What, exactly, do you need for a baby?

So, with the advent of my sister’s registering for baby gear, I was prompted to evaluate all of the crap junk items we have for the Littlest Brewster and to comment on their necessitude.

For your (and my) convenience, I have separated said items into categories and each will be a separate post. Because, believe me, you will be astonished at the amount of stuff you “need” for a baby. Also, if the words are blue, it is linked to the exact (or almost exact) item that we have used and recommended (or not, as the case may be). Usually, the link is to Amazon – this is not because I recommend Amazon over other baby gear sites, it is because it is easy to search and I am too tired to look for the best deal for you. You might be able to find these things cheaper elsewhere, but you’ll have to sniff out the deals yourself.

I do have one Public Service Announcement for anyone registering for baby gear: Register for as much crap as you can. Seriously. Put anything and everything you can possibly think of on that list. There are two reasons for this: 1) Someone may buy you things that you do not need and it is much easier to return them if they’re on your registry. And then you get gift cards you can use for stuff you really want.. And 2) you get at least 15% off the items left on your registry after a specific date. ((Granted, you generally have to use your discount before the baby comes and all at one go, but seriously, people – 15% is not to be scoffed at!)) There were quite a few things that DB and I knew we wouldn’t need for months (safety gates, the high chair, etc…) but we put them on the registry and bought them with the coupon. Because we knew we would need them eventually and what better time to purchase them than when they are on sale?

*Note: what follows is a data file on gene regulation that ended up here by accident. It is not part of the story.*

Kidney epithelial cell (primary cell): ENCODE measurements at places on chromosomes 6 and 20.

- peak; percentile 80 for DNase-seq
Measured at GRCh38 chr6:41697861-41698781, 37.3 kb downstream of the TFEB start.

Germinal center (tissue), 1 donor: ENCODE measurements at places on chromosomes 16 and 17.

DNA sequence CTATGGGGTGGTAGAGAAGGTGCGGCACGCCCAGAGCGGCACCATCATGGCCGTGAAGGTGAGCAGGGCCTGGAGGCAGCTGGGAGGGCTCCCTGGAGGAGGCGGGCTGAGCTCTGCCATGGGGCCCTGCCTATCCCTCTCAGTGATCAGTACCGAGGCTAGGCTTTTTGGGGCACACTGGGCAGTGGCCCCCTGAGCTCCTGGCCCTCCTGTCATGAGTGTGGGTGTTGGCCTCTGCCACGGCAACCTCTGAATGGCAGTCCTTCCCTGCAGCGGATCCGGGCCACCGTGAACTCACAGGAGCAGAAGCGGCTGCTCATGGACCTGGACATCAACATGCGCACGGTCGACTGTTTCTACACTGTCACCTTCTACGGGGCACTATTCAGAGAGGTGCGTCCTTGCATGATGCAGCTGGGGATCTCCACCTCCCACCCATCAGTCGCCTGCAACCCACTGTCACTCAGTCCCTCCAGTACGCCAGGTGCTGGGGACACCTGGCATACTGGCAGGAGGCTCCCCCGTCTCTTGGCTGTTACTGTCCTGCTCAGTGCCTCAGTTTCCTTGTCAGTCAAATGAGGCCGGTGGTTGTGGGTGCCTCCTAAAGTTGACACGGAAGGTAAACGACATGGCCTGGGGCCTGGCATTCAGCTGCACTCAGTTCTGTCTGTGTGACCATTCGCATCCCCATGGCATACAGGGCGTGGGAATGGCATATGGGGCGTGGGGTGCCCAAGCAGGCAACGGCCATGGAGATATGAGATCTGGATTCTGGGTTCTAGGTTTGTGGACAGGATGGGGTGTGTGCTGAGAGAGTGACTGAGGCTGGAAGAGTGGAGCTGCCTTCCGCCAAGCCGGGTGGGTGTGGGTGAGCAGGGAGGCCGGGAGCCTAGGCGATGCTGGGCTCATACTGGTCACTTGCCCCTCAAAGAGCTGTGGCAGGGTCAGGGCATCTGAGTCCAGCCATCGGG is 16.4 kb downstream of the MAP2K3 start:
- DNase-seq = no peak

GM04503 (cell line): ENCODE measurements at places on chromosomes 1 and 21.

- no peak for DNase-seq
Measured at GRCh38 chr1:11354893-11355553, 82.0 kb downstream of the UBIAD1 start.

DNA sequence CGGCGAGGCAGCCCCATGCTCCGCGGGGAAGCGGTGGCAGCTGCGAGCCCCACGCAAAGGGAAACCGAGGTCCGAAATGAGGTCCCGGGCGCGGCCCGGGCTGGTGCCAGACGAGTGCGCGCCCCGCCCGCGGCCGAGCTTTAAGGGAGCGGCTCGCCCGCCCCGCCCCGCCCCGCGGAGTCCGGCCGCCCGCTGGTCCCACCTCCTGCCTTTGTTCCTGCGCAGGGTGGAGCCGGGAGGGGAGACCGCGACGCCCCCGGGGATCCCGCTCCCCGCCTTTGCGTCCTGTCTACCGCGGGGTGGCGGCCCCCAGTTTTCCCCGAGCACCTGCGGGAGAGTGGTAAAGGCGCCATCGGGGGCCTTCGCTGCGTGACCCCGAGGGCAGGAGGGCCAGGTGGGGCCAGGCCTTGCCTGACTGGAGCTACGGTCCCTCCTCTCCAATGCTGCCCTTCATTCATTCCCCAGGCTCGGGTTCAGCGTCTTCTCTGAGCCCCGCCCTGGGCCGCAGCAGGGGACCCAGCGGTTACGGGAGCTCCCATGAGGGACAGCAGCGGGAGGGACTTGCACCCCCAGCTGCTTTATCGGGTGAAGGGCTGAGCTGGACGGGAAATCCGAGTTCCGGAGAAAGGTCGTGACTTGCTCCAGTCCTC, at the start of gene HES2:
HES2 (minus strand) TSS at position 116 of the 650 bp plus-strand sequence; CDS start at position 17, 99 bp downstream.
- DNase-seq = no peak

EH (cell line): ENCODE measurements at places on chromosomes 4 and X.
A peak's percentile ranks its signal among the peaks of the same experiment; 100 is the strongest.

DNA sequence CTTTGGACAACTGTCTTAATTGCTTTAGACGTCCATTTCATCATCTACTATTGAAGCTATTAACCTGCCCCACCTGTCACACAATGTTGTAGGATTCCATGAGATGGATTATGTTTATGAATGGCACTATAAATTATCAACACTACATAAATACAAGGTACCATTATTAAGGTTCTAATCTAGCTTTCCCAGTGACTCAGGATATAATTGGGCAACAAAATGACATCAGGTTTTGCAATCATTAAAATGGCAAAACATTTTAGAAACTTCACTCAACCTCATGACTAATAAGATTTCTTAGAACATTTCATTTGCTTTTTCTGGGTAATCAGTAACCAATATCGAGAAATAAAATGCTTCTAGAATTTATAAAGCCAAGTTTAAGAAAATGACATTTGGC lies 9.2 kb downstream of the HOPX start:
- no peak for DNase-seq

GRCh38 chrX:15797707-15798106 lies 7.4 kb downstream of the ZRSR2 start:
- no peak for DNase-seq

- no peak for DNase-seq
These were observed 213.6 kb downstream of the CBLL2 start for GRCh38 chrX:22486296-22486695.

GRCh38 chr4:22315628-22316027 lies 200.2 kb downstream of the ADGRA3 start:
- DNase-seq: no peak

So, first up is BABY GEAR.

Crib – Okay, so obviously you need a crib ((Unless you’re a bed-sharing parent. Not me, don’t know about it, kudos to you, I couldn’t do it. LB was in her crib the night we got home from the hospital and we were very happy to put her there. Especially as she grunted in her sleep non-stop for the first 3 months of her life.)). We found a used Pali crib in a consignment shop near my parents and it is phenomenal. Sturdy, safe, and as good looking as one can expect a baby cage to be. However, it is apparantly now illegal to resell used cribs in North Carolina, which would mean that there is no way on God’s green earth we could afford a new Pali crib and would have to search elsewhere ((I could be wrong. Feel free to correct me.)). I have heard that Ikea has great, cheap cribs. As long as it meets the safety standards, what else really matters?

Pack-n-Play (or PNP) – This is definitely essential. Not only does it function as a baby containment area when you need to pee in peace, it also functions as a portable crib so your baby has somewhere to sleep. The only feature that is super nice to have (and yet, still not absolutely necessary) is the insert to add a higher level for when your baby is smaller and less mobile. It spares your back for a few months, at least until your little one gets the hang of pulling up and you have to switch them to the lower level. The bassinet and changing table flip-ins are completely unnecessary and a waste of money. You can find a used one for about $35 at consignment stores – but when you can get a brand new one, without other kids’ vomit stains – for $60 and free shipping on Amazon, why would you not buy new?!? Also, make super sure that you get one that collapses quickly and transports easily. This is what we have (okay, not exactly the same one. It’s a different color) and we love it. We take it all over the house, into the garden, anywhere we’re going to be that we want the monkey contained with an unobstructed view of us. It is awesome.